I was working on a recent green field deployment of Exchange 2013 that ran into a client issue. The default authentication configuration of the Client Access Server (CAS) did not allow XP clients with Outlook 2007 to connect from outside the organization. Users on these machines would be prompted for credentials repeatedly even when the proper username/password was used, and a successful connection was never made.
We found there were three requirements in order for the XP clients to connect.
1. The Office 2007 clients had to have Service Pack 3 with the Outlook 2007 November 2012 update (12.0.6665.5000). More information can be found here http://go.microsoft.com/fwlink/p/?linkid=3052&kbid=2687404
2. The EXPR Outlook Provider had to have the CertPrincipalName configured. In this case a wildcard existed in the common name of the certificate, so it was set to msstd:*.domain.com. More information on the Set-OutlookProvider command can be found here http://technet.microsoft.com/en-us/library/bb123683(v=exchg.150).aspx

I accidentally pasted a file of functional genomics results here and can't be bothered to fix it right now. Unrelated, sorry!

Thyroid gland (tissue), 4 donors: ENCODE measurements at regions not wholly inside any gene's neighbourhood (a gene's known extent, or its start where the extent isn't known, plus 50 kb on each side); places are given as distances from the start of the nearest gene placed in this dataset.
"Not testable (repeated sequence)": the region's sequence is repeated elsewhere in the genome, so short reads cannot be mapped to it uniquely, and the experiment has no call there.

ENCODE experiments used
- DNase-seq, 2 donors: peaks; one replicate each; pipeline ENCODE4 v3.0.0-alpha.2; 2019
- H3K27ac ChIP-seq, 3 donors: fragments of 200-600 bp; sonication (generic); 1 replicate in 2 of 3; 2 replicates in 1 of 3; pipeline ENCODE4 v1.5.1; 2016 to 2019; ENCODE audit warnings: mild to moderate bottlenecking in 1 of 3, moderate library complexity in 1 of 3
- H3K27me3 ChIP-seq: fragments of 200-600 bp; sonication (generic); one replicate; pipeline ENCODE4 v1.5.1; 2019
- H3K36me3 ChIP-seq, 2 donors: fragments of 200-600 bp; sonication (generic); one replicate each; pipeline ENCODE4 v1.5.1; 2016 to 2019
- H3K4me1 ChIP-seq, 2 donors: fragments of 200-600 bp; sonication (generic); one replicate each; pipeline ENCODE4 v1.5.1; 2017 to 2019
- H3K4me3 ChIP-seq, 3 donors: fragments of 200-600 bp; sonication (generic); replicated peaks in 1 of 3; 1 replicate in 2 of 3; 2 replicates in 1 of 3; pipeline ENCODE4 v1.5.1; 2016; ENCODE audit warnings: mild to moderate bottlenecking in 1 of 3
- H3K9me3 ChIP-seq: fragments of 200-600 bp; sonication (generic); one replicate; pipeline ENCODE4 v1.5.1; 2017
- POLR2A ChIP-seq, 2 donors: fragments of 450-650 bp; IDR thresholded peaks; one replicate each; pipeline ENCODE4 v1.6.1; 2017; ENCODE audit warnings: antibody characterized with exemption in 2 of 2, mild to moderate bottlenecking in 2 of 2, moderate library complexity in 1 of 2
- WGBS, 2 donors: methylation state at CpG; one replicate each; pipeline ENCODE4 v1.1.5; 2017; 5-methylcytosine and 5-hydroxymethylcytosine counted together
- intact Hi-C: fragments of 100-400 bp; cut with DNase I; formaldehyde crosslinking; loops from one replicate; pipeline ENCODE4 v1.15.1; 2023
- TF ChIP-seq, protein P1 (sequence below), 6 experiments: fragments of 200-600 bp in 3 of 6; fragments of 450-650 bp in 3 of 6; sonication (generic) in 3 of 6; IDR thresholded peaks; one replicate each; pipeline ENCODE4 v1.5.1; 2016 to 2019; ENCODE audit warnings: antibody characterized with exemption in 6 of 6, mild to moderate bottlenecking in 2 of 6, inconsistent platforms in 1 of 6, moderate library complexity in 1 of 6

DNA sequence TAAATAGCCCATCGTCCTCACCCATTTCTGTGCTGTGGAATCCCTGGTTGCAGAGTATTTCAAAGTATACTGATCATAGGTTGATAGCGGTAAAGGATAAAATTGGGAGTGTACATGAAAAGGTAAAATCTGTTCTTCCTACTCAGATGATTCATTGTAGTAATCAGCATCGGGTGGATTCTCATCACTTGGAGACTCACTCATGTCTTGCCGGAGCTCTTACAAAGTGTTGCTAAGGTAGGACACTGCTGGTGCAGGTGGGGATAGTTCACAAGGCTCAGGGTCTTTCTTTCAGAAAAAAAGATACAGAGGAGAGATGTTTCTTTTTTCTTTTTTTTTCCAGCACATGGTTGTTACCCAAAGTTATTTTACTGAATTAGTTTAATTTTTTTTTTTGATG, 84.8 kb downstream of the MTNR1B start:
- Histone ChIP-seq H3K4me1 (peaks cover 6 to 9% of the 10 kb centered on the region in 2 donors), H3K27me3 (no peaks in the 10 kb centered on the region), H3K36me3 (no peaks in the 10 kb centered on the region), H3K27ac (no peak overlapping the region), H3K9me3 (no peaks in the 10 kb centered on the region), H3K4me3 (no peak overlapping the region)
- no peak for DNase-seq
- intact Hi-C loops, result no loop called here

3. Finally the authentication allowed for Outlook Anywhere clients had to be changed. The main issue seems to be a conflict between Exchange 2013 and XP clients on the understanding of Negotiate authentication. A number of forum post suggest switching the Exchange virtual directories to Basic Authentication, but this is a little heavy handed. In the end by just adding basic and NTLM authentication to the IIS section of Outlook Anywhere, XP clients were able to connect. The best part is that Outlook Anywhere itself still required Negotiate authentication, and the XP cleints were connecting with it, so the security of the environment was not affected.
The command used is below.
Get-OUtlookAnywhere | set-Outlookanywhere -IISAuthenticationMethods Basic,NTLM,Negotiate
In order for the changes to take affect an IISReset must be run on each CAS server.